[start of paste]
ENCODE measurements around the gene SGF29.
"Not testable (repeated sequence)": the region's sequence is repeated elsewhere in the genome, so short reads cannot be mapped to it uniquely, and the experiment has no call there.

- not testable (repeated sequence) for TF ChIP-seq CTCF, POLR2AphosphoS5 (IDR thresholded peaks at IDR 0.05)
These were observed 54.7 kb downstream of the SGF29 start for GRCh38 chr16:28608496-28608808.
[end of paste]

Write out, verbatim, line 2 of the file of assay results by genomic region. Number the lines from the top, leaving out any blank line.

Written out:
"Not testable (repeated sequence)": the region's sequence is repeated elsewhere in the genome, so short reads cannot be mapped to it uniquely, and the experiment has no call there.